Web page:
[0113] A multilayered solution is thus presented in order for a secondary blockchain to be able to register its contents on a primary blockchain. This gives then a third party (an end client or a process for example) the opportunity to check if the data received or presented (depends on the type of application) from the secondary blockchain is trustworthy. An end customer can check if the data is valid by running a check in the primary blockchain which might only hold the hashes of blocks from secondary blockchains thus acting as the checkpoint for all interested parties.

[0114] An example of this application is the following: Company A buys mobile devices from company B and then sells them to consumers. A consumer visits one of the shops of company A and wants to check the production date of a mobile device. She scans the barcode (or IMEI or any other distinct identity) and a check is done on her behalf. This check involves checking the hashed data of the secondary blockchain of company A with the data stored in the root blockchain of company B. If the data is valid, the correct date is shown to the end customer. Embodiments may be applied in supply chains.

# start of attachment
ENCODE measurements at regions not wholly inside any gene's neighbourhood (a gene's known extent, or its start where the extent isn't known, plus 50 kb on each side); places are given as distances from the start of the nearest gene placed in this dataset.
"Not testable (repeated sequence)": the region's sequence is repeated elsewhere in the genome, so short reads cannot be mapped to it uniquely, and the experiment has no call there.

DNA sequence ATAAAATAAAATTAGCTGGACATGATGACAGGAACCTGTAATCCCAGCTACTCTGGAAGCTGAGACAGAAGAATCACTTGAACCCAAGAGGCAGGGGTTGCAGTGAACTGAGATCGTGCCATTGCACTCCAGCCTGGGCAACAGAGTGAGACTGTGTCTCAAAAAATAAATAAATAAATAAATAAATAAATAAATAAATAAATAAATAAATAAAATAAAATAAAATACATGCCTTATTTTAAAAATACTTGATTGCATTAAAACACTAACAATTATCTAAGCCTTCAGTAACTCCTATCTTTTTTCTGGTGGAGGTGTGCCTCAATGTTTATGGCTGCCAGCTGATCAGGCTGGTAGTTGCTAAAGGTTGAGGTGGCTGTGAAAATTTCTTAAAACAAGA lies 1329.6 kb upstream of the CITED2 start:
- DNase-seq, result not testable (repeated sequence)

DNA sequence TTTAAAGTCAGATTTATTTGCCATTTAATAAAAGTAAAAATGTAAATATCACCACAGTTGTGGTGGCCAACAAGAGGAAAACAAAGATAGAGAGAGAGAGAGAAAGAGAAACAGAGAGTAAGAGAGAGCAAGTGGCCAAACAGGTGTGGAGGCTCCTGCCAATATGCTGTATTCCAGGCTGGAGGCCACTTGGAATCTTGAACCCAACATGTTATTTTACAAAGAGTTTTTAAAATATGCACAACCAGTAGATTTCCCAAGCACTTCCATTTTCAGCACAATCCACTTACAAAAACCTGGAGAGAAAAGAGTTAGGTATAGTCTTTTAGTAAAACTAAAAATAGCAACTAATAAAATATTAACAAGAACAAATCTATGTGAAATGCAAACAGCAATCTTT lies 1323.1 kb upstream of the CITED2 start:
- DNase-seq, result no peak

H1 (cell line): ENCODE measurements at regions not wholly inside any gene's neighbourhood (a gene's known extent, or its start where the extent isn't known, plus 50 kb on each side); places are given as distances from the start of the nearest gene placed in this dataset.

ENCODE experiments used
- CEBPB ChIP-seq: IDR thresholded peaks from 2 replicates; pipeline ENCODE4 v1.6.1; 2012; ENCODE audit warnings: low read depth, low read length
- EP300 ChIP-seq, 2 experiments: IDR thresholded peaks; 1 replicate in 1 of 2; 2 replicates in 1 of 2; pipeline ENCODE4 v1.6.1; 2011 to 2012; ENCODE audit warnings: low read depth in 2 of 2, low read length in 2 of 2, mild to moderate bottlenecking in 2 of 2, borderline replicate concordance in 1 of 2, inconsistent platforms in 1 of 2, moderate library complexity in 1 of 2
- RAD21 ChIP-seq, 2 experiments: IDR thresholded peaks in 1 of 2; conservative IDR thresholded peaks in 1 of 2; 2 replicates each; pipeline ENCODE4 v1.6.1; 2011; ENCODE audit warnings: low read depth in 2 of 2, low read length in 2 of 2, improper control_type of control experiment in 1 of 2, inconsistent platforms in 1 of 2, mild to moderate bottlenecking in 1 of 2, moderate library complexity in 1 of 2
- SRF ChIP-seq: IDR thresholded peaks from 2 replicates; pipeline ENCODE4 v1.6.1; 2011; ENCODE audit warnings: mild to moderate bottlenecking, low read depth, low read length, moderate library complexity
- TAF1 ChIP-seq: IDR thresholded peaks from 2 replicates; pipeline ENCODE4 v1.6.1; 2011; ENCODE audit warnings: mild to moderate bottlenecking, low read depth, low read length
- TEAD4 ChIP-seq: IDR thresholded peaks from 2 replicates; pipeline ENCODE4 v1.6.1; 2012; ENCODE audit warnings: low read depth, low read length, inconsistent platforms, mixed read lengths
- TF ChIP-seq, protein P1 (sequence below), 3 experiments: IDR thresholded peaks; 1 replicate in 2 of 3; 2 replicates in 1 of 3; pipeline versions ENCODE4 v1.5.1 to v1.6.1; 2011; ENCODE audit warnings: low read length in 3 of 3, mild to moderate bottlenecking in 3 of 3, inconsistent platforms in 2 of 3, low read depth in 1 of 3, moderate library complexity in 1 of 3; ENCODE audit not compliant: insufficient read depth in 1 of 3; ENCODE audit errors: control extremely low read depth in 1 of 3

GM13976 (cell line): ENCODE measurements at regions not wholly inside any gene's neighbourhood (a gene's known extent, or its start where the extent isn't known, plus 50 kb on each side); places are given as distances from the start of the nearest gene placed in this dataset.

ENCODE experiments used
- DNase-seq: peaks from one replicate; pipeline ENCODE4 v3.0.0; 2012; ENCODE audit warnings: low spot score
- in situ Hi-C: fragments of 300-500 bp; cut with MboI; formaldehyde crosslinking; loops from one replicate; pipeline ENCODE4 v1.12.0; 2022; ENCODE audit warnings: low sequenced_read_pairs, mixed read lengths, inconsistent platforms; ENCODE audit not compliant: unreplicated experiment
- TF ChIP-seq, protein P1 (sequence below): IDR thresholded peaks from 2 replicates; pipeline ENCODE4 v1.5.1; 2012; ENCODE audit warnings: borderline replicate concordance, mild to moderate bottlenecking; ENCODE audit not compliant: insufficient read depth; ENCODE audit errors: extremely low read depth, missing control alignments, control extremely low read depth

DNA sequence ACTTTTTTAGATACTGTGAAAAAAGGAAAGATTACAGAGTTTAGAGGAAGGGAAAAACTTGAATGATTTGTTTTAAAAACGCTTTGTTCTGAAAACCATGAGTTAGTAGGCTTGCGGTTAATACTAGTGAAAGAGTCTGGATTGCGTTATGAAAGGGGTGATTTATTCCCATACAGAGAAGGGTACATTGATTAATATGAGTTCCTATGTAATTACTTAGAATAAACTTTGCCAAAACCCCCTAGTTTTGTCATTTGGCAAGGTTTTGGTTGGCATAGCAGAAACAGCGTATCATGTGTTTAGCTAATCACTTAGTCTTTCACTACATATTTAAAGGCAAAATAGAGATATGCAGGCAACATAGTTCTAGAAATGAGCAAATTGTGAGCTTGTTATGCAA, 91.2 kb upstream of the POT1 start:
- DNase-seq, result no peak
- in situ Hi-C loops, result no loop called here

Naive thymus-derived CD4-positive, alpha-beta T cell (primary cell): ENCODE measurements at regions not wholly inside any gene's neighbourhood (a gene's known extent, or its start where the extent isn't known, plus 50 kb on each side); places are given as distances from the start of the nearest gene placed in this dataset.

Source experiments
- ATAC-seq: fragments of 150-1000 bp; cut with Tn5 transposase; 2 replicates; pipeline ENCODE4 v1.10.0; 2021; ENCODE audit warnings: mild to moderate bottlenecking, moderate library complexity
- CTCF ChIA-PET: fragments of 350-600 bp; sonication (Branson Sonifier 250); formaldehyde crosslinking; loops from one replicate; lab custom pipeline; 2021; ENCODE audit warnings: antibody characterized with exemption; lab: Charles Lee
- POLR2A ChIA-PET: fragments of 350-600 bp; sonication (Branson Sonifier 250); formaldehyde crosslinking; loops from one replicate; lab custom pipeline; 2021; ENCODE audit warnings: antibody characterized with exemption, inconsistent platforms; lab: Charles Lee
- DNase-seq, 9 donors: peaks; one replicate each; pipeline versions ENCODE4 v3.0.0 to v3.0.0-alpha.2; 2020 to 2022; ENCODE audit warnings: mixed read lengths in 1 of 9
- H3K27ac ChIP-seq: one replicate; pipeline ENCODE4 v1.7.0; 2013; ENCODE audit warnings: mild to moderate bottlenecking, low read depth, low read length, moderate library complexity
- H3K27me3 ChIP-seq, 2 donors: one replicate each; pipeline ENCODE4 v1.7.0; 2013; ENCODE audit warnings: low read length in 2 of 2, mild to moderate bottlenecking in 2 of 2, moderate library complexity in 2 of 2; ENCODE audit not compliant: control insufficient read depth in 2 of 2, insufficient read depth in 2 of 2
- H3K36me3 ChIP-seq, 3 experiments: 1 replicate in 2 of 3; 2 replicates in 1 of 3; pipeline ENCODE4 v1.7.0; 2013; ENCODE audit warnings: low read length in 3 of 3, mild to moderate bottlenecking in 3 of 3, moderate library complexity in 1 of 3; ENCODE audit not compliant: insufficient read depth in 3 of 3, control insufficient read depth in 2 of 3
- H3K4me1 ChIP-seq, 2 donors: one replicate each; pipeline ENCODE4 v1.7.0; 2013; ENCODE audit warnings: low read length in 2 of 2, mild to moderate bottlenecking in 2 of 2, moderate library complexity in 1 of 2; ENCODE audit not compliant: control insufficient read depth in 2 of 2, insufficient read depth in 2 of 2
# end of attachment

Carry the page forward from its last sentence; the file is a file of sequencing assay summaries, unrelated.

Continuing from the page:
[0115] Figure 4 schematically shows an example of an embodiment of a blockchain verification device 500. In addition to the communication interface 510, blockchain verification device 500 comprises a verification unit 520, and a blockchain storage 570. The blockchain storage 570 comprises the current state of the blockchain. In particular, storage 570 may comprise both the primary and secondary blockchain, e.g., chains 210 and 250.